In England, you can finish school on the last Friday in June as long as you will be 16 before the summer holidays finish.
The cap on work hours is set at 40 because there is still a requirement to be pursuing education or an apprenticeship after the age of 16. This should be the case until each person is 18 years old.
See Also: Apprentice Employment Rights.
Minimum Wage Rates When Starting Work
As well as different rules around hours that can be worked, there are also laws regarding minimum wage rates for young workers.
There are no minimum wage requirements for anyone under the age of 16. Children under the age of 16 are also not required to be enrolled on the PAYE system as they do not pay national insurance.
Businesses employing school aged children must adhere to local regulations which may involve getting a special permit. This can protect businesses against accidents and incidents in the workplace.
From the age of 16, workers are entitled to the national minimum wage. At the time of writing, February 2023 it is £4.81 per hour. In April 2023, this will be increasing to £5.28 per hour.
See Also: Minimum Wage for Under 18s
What Types of Work Are Available to Young Workers?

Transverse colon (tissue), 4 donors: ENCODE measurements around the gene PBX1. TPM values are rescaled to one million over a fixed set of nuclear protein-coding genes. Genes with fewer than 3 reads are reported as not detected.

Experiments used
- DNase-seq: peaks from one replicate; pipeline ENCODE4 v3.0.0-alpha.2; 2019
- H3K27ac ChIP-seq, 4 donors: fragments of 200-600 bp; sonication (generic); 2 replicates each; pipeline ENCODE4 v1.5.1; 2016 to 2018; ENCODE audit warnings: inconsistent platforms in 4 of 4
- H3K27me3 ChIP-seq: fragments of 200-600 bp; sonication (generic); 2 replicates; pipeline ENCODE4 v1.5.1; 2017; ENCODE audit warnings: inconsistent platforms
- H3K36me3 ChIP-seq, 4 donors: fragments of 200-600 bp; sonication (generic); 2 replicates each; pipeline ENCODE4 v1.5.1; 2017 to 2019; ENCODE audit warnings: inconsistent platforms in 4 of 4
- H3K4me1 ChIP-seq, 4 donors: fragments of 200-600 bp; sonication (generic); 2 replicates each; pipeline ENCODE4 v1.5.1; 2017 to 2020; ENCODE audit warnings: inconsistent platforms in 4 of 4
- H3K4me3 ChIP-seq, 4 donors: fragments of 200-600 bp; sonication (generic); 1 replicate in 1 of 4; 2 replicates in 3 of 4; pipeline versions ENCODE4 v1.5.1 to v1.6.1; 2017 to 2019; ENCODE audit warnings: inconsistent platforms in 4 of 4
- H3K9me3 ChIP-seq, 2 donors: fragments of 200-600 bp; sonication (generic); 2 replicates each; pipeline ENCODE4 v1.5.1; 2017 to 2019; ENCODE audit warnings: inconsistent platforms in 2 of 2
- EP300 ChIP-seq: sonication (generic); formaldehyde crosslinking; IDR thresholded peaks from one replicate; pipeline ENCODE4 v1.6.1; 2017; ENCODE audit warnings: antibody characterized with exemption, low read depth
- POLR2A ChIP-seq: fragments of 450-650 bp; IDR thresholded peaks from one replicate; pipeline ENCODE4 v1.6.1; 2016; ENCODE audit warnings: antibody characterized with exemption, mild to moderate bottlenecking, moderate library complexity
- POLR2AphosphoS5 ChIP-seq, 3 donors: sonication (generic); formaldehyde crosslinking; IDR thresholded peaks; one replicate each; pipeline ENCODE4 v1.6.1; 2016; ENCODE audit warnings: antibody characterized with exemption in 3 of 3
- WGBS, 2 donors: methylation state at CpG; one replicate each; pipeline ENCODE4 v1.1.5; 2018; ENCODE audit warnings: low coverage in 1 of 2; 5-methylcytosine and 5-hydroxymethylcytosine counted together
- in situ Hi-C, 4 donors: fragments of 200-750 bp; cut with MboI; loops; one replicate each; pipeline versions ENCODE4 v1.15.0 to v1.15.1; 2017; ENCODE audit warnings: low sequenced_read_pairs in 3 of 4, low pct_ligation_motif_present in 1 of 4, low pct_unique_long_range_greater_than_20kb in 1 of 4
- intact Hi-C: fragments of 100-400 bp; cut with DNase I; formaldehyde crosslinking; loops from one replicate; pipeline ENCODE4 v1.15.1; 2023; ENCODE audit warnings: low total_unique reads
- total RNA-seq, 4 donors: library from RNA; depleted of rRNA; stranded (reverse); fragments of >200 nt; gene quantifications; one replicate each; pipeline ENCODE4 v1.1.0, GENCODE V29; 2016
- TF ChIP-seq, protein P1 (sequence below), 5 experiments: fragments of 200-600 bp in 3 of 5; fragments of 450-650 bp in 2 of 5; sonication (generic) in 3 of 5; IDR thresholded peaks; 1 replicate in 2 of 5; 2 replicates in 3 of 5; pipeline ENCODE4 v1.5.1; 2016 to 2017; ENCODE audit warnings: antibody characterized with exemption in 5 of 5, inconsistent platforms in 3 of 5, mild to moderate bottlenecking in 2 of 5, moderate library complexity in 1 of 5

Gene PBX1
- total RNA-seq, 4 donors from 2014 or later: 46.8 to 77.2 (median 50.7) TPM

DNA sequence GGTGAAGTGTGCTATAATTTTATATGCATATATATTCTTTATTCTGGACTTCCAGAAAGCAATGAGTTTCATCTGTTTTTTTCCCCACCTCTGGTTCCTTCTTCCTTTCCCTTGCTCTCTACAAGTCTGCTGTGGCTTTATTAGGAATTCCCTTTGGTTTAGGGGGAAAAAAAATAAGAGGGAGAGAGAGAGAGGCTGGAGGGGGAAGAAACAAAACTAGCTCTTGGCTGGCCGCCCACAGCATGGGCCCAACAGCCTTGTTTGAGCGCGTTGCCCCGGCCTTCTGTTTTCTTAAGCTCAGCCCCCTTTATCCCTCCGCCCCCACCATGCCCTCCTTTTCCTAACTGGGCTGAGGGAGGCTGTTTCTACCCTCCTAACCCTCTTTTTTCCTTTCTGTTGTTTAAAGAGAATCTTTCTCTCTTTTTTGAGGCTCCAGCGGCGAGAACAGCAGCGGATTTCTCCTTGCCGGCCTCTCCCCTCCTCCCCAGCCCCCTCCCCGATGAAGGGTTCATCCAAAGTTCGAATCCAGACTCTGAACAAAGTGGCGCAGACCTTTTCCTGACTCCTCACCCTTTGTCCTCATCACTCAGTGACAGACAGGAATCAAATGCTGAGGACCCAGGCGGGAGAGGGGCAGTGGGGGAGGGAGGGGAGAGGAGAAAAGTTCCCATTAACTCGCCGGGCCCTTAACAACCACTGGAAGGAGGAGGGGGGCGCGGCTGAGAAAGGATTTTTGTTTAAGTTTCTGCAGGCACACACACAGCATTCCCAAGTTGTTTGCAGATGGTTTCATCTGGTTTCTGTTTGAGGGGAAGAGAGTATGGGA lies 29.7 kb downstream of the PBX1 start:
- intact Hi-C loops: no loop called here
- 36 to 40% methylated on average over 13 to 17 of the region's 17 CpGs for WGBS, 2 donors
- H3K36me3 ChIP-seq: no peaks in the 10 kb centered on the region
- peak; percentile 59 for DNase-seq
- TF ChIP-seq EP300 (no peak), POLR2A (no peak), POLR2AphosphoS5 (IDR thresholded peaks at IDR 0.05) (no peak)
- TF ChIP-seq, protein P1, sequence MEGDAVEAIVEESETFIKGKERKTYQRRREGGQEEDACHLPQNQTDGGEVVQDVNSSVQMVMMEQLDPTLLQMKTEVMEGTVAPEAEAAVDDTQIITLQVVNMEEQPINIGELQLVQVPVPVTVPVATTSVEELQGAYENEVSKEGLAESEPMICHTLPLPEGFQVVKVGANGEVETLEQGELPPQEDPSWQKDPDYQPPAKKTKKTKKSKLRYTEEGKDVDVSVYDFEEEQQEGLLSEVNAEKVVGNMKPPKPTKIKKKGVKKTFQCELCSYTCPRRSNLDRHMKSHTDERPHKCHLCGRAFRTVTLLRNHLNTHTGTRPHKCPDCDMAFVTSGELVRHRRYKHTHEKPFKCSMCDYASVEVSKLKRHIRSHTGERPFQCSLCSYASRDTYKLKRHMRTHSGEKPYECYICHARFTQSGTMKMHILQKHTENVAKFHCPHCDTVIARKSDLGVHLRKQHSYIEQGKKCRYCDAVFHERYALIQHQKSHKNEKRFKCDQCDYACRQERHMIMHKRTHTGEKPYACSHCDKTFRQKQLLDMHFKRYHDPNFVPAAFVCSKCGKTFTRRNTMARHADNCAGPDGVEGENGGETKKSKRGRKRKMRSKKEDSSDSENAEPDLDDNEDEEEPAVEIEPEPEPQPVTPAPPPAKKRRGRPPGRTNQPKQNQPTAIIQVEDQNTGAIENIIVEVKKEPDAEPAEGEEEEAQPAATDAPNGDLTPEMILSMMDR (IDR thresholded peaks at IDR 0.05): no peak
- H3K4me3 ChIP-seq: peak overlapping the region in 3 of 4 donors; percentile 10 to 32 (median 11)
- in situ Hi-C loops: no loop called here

Many young people are keen to look for work as soon as they can, and many businesses do recognise this.
Below, we list some of the common job opportunities for young workers and share some job hunting tips too.
What Jobs Can You Get at 13?
Below are some examples of jobs that are often available to young people who are between 13 and 16 years old.
- Paper round
- Gardening work for the family.
- Farm work for the family.
- Pet Sitting
- Youth work
- Washing cars
- Cafe work
You can search for jobs online from the age of 13 and over. Even without work experience at this age, you can still put a CV together. You can list your attributes and skills and talk about what you enjoy doing.
Sometimes, going into local businesses and asking if you can help out can open some doors. Events such as youth clubs are often looking for teenagers to help out. While this won’t be paid, it will look great on a CV and a great start to your experience of work.
What Jobs Can You Get at 16?
At 16, there is more scope and possibilities in the job hunting process. Many more employers including large chains will consider employing young workers full or part time.
At age 16 you can look for a job in the following industries:-
- Lifeguard training
- Dog walker
- Fast food venues.
- Local businesses
- Party helpers
By the age of 16, you can put together a CV which will list your current qualifications and skills. You might be able to include some goals for the future and any hobbies you have.
Confidence is key when you attend interviews and there are lots of tips online for making a good first impression.
Further Reading: Age Discrimination in the Workplace – this type of unequal treatment can also affect young workers.
You cannot work legally in the UK until you are 13 years old. This includes both paid and unpaid work. The only exceptions to this rule are certain industries which are modelling, theatre and television.
A 15 year old can work part time hours in both the term time and holidays. During the term, they can work up to 12 hours per week. In the holidays this can be increased to 35 hours per week.